The play, “Superhero High,” is about a school for the super-powered. For the special effects, we used stage hands – manipulating things on poles, lifting kids in the air, etc.
The magic was in the audience being unable to see the stagehands, a trick we pulled off by having them wear t-shirts that said things like, “You can’t see me,” “I’m not here,” and “Suspension of disbelief.”
I got me a t-shirt from the cast when it was done.
I’m wearing the shirt in honor of the fact that the school is performing a new play of mine this weekend, “Deadline,” with music and lyrics by Tony Troy.
It is odd – not the piece, but the fact that I won’t be there this year to see it.
I should be used to it – as a playwright, I do not get to see the majority of my plays in production. In fact, those where the rights are obtained through a publisher like Lillenas or a company like Taproot – I usually don’t even know the work is being staged until my quarterly statement arrives months after closing night.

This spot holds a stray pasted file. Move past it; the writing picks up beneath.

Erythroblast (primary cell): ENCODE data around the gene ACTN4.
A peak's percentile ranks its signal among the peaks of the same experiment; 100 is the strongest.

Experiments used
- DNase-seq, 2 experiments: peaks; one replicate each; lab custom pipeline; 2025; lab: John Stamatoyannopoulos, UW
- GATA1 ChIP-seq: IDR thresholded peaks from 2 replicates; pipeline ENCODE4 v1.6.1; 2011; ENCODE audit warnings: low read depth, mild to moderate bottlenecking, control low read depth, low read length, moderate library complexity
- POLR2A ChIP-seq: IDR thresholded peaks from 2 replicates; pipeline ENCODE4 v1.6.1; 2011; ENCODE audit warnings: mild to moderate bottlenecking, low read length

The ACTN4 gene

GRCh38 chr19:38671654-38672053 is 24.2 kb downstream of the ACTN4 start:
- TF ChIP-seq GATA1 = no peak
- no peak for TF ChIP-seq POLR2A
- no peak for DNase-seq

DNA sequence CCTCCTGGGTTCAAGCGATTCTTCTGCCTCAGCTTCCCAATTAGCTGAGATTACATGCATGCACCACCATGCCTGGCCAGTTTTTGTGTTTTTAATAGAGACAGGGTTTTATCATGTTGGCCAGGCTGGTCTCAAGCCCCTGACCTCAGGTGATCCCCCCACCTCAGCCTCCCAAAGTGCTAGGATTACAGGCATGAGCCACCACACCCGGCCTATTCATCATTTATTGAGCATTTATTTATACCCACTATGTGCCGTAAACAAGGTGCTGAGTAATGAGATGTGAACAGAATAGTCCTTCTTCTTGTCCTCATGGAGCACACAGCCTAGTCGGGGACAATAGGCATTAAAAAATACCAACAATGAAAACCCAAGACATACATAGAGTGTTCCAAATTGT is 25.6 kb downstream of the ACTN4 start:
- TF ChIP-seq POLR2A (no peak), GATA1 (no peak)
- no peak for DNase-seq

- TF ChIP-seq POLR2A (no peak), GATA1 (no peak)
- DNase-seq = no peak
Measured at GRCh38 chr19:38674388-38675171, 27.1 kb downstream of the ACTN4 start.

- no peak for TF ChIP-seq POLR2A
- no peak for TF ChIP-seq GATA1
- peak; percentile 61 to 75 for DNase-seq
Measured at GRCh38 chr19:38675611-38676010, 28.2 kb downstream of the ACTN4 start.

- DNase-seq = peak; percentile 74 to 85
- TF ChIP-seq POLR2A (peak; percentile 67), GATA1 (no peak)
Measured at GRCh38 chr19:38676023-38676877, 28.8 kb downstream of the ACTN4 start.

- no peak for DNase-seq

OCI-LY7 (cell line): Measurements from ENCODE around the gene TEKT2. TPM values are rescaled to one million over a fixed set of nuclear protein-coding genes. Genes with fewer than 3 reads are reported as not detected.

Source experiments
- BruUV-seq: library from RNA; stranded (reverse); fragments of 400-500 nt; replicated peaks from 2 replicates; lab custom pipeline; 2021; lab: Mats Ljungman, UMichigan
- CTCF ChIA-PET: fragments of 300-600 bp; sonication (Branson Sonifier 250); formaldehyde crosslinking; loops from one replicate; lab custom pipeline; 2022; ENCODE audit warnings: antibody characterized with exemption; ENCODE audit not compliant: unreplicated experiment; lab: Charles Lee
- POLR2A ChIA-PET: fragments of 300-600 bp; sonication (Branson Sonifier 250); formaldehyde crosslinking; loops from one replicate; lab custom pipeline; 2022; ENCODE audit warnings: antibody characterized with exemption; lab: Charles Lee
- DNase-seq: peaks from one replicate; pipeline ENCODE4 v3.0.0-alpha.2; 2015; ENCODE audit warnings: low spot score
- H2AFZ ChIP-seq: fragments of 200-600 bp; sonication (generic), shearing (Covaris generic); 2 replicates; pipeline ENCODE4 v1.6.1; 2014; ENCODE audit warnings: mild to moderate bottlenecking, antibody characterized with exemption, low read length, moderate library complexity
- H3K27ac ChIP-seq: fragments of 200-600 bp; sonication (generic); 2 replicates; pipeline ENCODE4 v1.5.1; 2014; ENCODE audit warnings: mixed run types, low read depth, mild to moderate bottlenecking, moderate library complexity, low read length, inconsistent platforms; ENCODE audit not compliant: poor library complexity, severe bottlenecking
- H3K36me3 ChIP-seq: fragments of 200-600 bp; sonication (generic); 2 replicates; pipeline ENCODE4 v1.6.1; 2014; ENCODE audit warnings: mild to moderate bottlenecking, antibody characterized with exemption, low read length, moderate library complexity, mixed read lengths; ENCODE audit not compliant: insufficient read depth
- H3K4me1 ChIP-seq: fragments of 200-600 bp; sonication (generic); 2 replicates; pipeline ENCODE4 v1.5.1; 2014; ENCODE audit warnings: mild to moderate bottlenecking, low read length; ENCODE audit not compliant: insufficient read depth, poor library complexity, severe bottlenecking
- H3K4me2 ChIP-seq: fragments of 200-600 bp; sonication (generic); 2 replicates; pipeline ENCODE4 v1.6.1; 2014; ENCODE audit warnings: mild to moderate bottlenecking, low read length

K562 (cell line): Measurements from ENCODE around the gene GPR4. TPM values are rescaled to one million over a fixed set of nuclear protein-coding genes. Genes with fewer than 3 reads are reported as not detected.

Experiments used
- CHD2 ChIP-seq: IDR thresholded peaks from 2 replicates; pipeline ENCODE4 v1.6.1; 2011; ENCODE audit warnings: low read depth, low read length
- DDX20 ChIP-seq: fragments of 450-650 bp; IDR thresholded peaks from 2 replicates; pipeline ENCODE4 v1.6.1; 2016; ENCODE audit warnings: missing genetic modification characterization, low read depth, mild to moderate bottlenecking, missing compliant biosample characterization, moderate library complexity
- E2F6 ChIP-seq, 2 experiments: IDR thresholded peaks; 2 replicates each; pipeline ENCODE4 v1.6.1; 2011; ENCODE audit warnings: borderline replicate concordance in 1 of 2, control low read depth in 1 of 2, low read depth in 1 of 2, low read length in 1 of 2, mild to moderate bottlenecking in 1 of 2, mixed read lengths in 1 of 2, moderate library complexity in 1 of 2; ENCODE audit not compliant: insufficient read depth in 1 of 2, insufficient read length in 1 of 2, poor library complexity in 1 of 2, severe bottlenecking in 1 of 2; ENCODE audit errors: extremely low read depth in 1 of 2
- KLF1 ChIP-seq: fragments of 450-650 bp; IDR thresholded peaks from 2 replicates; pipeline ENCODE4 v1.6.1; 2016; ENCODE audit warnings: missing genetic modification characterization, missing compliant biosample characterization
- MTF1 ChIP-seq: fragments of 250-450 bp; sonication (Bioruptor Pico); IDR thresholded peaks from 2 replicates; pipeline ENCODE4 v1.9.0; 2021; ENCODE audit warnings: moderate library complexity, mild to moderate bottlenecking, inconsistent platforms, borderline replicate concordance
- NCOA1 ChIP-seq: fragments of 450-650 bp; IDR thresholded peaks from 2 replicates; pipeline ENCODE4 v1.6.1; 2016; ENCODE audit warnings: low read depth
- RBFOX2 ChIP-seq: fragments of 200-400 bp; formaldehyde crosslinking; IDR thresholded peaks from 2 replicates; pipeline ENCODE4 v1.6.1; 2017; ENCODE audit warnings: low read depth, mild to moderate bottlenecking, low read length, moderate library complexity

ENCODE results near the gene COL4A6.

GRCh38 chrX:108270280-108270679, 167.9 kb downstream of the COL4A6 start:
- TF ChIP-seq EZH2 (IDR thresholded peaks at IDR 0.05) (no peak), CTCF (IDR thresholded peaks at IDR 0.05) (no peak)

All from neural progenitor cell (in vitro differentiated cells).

But this is different – maybe because the director, Jennifer, is such a good friend.
Or because this is the world premiere, and I have no idea how well the writing holds up.
Or maybe I want to be in a room where everybody is celebrating something that I had a hand in.
Do folks that work on assembly lines seek out the cars on the street that they had a hand in? Ask the owner how she handles the road?
Do grocery clerks get tempted to call patrons at night and see how that frozen pizza worked out?
Do hotel maids desire to hide in the closet, to see the look on the guest’s face when he sees how neatly the blankets have been folded over, or if the triangle fold on the tp is appreciated?
Maybe they should.
Just my thoughts,